The St Patrick’s Old Cathedral, at 260-264 Mulberry Street, between Prince and Houston Streets, in Little Italy and near Chinatown, in Lower Manhattan, New York City, was the seat of the Roman Catholic Archdiocese of New York, until the opening of the current St Patrick’s Cathedral in 1879.

Construction of the old St Patrick’s was started in 1809 and completed in 1815. It was consecrated on 14 May 1815. The church measures 120 ft by 80 ft and has a vault that is 85 feet high. While the new St Patrick’s Cathedral was being constructed, the old St Patrick’s caught fire. It was restored and reopened in 1868. The St Patrick’s Old Cathedral was elevated to the status of a minor basilica by Pope Benedict XVI on 17 March 2010. Henceforth it is now known as the Basilica of Saint Patrick’s Old Cathedral.

The St Patrick’s Old Cathedral served as the endpoint for the annual St Patrick’s Day parade until 1830, after which the ending place was changed to the Church of the Transfiguration. It was eventually relocated again, and the ending of the parade is now at the front of the present St Patrick’s Cathedral.

Police Building, New York City

The Police Building is a beautiful building at 240 Centre Street in NoLIta, in the Lower East Side of Manhattan, New York City. It got its name because it was the headquarters of the New York Police Department, from 1909 until 1973.

The Police Building was designed by Hoppin & Koen. It has a dome in the middle, the main portico, and end pavilions with Corinthian columns. The building was one of the public buildings being erected within the neighborhood of the New York City Hall. At that time, the city was planning to develop the Civic Center neighborhood with magnificent government buildings.

When the police moved out in 1973, the building fell into neglect until 1988, when it was redeveloped into an upscale apartment block. The redesign, by the team of Ehrenkrantz Group & Eckstut, places 55 apartment units into the building. It stands as a superb example of the sympathetic reuse of a historical building.

How to reach the Police Building

You can either take the J, M, or Z subway trains to Canal St Station, or the 6 subway train to Spring Street station.

Puck Building

Puck Building is a rust-color building located at 295-309 Lafayette Street, in the Lower East Side of Manhattan, New York City. It was designed by Albert and Herman, who drew inspiration from the German Rundbogenstil of the 19th century.

The Puck Building got its name because it was the base for the satirical magazine Puck from 1887 to 1916. It even held the distinction, at the turn of the 20th century, to be the biggest structure in the world used for lithography and publishing.

Today Puck Building is often the venue for plush parties and social functions. It is also used for photoshoots. There are two statues of Puck on the Puck Building They stand on pedestals, so look up to see them. One is at the corner of Mulberry and Houston Streets while the other is just above the entrance to the building facing Lafayette Street.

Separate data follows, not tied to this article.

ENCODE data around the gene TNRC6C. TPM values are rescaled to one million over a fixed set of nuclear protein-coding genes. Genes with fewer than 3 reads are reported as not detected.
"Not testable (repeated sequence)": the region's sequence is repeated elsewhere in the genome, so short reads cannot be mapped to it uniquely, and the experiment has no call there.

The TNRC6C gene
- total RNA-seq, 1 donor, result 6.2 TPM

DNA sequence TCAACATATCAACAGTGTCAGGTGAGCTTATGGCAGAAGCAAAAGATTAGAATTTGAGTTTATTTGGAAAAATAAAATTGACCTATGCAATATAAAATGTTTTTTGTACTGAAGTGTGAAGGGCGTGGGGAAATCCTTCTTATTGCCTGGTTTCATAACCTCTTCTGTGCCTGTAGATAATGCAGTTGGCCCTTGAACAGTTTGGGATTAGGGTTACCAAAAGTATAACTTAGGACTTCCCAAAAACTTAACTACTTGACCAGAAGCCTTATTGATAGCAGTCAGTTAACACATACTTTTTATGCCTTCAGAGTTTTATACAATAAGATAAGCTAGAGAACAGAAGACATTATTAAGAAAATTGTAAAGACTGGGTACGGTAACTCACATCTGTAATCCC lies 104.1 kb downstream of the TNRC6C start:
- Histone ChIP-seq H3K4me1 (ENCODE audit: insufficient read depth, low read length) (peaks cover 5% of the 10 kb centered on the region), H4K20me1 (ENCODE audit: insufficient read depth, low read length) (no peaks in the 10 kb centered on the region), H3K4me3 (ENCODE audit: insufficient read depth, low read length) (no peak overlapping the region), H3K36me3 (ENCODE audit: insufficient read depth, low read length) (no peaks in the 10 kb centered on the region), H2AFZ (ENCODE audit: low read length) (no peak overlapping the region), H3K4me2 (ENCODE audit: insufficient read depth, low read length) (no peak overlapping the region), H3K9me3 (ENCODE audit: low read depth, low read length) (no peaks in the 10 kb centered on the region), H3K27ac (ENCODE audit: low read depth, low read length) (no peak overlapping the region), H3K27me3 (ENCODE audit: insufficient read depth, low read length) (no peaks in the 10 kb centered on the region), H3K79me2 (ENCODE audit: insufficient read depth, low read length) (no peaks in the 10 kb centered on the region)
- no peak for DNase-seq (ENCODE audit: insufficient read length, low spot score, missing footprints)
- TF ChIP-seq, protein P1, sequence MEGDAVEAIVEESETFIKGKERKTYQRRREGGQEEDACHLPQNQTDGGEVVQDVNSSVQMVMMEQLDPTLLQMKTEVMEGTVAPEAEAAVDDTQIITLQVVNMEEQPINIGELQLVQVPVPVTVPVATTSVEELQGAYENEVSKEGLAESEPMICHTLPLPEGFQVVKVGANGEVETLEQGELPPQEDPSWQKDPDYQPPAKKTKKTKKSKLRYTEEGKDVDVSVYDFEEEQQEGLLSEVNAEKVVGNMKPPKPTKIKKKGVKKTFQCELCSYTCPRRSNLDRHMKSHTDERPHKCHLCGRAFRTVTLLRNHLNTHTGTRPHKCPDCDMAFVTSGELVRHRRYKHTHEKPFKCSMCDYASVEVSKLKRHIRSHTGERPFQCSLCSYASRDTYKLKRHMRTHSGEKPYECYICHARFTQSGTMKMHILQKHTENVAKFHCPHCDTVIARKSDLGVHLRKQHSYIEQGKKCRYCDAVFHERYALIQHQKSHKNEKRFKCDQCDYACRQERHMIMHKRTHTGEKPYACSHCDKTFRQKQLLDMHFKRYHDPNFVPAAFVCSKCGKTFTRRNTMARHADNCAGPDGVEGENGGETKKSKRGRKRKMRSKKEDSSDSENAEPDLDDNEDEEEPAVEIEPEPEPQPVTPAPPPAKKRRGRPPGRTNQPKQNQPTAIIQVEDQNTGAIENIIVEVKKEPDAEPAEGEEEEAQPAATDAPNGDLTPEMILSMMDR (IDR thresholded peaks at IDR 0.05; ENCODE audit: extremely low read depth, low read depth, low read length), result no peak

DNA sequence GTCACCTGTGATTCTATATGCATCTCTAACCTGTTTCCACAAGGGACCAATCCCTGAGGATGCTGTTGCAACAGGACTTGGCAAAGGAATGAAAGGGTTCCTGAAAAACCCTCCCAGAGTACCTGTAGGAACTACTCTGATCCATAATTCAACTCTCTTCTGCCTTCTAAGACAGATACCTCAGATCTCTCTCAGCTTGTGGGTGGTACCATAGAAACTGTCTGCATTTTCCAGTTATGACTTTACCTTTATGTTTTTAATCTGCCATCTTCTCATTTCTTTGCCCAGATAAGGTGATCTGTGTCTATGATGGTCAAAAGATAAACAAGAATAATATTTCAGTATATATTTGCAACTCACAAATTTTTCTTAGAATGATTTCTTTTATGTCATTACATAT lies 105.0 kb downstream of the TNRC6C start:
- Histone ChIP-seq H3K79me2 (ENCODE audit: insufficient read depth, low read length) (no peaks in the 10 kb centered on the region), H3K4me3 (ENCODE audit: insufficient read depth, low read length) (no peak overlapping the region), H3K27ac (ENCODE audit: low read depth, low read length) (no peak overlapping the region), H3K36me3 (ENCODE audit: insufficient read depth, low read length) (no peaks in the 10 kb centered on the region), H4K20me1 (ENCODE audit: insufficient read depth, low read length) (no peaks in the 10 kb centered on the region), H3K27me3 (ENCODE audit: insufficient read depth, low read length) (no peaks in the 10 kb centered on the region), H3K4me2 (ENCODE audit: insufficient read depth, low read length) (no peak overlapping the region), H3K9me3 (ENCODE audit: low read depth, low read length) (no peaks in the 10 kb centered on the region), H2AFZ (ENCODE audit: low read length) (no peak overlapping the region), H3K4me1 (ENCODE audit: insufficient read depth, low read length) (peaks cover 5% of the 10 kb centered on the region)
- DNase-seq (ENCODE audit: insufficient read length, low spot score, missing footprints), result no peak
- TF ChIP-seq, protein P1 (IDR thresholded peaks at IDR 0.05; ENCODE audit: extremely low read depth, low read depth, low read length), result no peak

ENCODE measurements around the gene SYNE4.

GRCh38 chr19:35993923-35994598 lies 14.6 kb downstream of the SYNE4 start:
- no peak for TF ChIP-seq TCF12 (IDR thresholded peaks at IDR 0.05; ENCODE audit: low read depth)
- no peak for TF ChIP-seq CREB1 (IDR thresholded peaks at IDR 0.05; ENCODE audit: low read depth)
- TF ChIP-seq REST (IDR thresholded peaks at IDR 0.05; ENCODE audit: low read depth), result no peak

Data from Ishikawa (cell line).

How to reach the Puck Building

Take the B, D, F or V trains to the Broadway/Lafayette Street subway station.

Williamsburg Bridge

Williamsburg Bridge (see map) is a suspension bridge across the East River. It links the Lower East Side in Manhattan with the Williamsburg neighborhood in Brooklyn.

Williamsburg Bridge was the second bridge across the East River. It was constructed from 1896 to 1903 at the cost of $12 million. At the time of its completion, it was the longest suspension bridge in the world, holding the record until 1924, when the Bear Mountain Bridge was completed.

The Williamsburg Bridge is 7,308 ft (2,227 m) long and 118 ft (36 m) wide. It offers clearance of 135 ft (41 m) from the water below. The bridge is unusual for a suspension bridge, as its side spans are cantilevered and not supported by the cables above. Along with the Manhattan Bridge, the Williamsburg Bridge is one of the two suspension bridges in New York City that is still used for both vehicle and rail traffic.

Neighborhoods of the Lower East Side

Alphabet City

Alphabet City (see map) is a neighborhood within the East Village of Manhattan, New York City. It is called Alphabet City because the avenues there are named after single letters such as A, B, C, and D.

Alphabet City is bordered by Houston Street to the south and 14th Street to the north. Among the landmarks here include Tompkins Square Park and the Nuyorican Poets Cafe.

As in the case with many of the neighborhoods in Manhattan – and for that matter, New York City – Alphabet City has seen a succession of ethnic groups coming to make it their home. In the 1840s and 1850s, the area has inhabited mostly by a German-speaking community, and was popularly called “Kleindeutschland” or “Little Germany”.

By the 1880s, the Germans were leaving Kleindeutschland, and in their place came other immigrants such as Eastern European Jews, Irish, and Italians. The living condition at that time was bad.


Chinatown in New York City is an ethnic enclave with a distinctly Chinese population. It is said to have the highest concentration of Chinese people in the Western hemisphere and is also one of the oldest Chinese enclaves outside of Asia. See Best of Chinatown.


SoHo (see map) is a neighborhood in Manhattan, New York City. It got its name from the “south of Houston Street”. The practice of using portmanteau as a place name spewed other similarly named neighborhoods in Manhattan, among them TriBeCa, NoLIta, and DUMBO.